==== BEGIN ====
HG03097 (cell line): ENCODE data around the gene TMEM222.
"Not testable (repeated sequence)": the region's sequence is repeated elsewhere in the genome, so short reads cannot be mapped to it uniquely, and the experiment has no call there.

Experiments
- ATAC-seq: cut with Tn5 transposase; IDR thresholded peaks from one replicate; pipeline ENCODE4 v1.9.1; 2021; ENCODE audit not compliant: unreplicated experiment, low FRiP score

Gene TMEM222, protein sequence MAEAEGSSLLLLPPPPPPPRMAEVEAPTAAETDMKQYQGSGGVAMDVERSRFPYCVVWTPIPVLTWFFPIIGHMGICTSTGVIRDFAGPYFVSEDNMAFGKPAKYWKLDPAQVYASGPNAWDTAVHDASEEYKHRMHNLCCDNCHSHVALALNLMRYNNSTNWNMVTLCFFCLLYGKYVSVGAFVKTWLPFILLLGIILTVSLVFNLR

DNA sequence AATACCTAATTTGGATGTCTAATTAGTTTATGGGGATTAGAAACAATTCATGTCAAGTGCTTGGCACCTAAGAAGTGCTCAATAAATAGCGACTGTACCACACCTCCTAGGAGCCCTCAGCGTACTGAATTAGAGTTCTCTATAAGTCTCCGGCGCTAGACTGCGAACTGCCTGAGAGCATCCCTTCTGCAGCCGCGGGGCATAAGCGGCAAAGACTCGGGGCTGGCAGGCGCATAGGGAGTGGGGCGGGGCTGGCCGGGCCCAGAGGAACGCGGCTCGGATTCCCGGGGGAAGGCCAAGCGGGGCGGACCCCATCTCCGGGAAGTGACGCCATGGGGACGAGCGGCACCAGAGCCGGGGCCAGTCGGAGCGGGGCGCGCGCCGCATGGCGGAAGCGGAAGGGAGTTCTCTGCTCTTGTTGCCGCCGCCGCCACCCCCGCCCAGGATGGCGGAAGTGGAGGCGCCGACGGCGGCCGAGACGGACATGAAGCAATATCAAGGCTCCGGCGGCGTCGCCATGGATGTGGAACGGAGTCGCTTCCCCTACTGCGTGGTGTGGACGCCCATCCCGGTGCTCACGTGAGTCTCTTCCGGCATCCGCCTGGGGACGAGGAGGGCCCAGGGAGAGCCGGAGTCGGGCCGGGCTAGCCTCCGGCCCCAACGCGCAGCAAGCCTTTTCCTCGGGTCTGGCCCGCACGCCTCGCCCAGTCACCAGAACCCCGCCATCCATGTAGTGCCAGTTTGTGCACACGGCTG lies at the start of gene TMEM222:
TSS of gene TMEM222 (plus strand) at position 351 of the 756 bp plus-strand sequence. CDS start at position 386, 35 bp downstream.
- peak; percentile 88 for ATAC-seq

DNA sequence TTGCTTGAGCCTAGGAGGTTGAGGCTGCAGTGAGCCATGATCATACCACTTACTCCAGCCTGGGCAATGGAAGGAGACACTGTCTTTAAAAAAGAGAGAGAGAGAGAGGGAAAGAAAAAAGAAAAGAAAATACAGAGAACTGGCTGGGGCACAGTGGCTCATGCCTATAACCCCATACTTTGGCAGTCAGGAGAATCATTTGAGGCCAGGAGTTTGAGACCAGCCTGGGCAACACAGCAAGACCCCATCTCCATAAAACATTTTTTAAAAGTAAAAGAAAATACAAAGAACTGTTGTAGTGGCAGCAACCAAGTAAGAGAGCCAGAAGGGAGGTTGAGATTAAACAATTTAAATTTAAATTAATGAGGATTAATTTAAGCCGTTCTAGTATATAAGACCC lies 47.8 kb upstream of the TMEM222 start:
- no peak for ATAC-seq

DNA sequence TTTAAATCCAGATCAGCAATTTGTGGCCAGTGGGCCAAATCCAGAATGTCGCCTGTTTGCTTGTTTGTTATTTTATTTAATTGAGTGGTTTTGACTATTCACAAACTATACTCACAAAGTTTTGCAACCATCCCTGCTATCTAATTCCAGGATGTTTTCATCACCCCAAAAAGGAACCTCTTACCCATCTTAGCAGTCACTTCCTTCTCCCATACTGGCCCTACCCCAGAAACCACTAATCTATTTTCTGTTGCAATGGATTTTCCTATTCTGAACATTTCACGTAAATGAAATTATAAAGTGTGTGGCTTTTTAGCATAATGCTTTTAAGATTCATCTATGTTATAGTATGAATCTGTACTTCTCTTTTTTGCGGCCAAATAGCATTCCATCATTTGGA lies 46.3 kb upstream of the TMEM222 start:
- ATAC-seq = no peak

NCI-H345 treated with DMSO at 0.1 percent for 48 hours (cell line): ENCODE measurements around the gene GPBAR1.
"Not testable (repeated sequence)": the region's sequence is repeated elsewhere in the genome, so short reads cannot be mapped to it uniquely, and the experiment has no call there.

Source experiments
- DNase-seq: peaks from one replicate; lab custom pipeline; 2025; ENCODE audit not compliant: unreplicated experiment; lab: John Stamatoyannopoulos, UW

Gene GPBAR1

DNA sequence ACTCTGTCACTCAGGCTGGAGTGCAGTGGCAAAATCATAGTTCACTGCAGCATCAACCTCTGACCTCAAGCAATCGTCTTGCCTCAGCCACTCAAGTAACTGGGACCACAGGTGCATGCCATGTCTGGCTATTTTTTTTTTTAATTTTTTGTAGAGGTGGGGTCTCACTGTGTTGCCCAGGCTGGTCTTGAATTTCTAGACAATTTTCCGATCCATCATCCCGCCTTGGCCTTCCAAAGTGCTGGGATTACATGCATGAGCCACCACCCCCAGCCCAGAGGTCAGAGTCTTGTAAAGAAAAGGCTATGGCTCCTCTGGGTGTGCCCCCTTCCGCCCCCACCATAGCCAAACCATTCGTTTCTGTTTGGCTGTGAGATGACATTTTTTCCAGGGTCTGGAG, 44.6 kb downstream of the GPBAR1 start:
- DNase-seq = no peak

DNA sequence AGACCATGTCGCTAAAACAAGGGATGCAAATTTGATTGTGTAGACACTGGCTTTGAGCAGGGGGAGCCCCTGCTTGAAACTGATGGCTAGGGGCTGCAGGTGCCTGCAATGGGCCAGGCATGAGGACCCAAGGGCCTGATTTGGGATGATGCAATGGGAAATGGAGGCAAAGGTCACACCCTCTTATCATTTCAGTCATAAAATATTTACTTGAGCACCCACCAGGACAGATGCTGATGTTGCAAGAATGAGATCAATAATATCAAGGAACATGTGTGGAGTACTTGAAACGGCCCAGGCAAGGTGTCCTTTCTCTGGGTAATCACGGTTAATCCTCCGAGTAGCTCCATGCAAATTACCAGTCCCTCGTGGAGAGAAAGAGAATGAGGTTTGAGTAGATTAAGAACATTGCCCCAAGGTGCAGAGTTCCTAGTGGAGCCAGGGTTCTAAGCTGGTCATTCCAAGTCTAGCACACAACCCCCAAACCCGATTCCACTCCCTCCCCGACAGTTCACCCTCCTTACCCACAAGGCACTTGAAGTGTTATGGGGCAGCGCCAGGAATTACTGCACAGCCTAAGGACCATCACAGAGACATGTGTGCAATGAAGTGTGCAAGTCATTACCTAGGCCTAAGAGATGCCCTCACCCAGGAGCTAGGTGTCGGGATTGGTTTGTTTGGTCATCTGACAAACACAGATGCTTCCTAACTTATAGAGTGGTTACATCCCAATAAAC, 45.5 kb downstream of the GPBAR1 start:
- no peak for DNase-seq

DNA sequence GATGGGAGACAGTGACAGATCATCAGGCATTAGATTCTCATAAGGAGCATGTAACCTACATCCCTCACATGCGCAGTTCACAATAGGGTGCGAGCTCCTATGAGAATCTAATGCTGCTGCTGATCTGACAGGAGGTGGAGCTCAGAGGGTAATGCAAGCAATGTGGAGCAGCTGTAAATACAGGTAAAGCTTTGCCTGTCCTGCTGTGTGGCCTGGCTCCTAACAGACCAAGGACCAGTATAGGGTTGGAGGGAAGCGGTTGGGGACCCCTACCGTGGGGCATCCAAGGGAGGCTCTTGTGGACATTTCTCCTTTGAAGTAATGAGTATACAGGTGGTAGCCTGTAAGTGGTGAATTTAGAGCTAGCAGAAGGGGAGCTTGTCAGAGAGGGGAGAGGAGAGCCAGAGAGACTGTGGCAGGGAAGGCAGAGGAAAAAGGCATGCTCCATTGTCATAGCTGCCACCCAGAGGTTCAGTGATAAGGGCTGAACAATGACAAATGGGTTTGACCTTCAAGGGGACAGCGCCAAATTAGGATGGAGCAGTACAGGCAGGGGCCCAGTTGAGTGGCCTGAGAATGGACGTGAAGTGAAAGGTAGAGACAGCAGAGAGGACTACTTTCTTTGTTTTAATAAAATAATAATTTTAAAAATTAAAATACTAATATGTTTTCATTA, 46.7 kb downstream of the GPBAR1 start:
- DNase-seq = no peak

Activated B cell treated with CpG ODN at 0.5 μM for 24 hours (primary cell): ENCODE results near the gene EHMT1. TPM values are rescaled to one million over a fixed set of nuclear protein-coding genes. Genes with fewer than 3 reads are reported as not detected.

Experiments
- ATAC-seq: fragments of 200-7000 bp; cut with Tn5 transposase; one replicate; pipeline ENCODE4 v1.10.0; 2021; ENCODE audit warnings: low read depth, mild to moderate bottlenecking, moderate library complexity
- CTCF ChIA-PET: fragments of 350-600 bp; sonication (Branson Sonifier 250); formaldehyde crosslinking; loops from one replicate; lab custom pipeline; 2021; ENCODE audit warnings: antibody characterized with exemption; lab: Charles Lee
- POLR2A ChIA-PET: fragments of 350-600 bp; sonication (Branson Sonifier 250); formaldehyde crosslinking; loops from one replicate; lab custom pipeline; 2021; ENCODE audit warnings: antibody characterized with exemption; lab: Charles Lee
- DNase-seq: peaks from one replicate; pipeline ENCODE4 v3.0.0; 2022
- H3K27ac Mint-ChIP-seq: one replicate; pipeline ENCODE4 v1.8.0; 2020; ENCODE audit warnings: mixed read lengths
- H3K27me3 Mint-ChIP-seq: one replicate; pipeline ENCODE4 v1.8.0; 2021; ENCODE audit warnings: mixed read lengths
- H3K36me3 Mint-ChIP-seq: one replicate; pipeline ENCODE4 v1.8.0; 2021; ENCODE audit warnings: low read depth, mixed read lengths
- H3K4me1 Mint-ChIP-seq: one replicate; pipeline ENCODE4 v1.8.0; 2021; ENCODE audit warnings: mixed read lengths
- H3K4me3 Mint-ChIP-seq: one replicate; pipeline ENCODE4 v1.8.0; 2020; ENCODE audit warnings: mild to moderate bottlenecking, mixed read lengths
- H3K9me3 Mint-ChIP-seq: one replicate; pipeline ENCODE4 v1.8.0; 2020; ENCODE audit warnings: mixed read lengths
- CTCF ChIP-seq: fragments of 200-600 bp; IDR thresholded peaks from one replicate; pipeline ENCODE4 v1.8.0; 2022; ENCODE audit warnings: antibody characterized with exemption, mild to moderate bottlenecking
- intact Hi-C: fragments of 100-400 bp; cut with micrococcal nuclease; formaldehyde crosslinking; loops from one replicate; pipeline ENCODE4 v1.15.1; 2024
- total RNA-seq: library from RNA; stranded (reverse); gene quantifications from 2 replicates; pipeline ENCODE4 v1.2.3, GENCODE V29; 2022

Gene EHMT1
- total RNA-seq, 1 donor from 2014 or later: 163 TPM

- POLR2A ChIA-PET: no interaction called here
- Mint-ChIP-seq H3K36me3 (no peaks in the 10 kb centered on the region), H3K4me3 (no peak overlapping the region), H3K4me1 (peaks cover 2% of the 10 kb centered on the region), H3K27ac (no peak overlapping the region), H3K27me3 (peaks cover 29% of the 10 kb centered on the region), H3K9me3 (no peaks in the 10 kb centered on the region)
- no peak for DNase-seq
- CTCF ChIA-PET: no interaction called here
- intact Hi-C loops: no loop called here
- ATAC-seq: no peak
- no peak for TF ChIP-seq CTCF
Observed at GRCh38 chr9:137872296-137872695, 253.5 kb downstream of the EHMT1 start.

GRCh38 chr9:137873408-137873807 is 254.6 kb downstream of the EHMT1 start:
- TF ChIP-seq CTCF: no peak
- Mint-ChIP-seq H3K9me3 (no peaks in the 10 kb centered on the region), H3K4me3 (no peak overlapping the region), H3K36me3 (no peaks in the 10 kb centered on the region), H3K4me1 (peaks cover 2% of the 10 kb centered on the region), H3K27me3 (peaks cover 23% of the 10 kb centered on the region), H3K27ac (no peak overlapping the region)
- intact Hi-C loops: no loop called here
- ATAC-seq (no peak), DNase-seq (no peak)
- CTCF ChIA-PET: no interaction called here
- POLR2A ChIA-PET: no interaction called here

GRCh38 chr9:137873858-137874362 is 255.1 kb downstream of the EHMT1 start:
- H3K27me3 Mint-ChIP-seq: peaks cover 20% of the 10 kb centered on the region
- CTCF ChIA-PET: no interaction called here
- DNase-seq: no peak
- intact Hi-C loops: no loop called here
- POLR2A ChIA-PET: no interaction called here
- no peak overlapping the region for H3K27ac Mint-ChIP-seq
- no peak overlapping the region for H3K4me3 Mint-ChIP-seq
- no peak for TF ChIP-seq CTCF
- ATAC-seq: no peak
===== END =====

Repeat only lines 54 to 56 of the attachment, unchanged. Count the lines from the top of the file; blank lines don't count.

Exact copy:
- CTCF ChIA-PET: no interaction called here
- POLR2A ChIA-PET: no interaction called here

GRCh38 chr9:137873858-137874362 is 255.1 kb downstream of the EHMT1 start: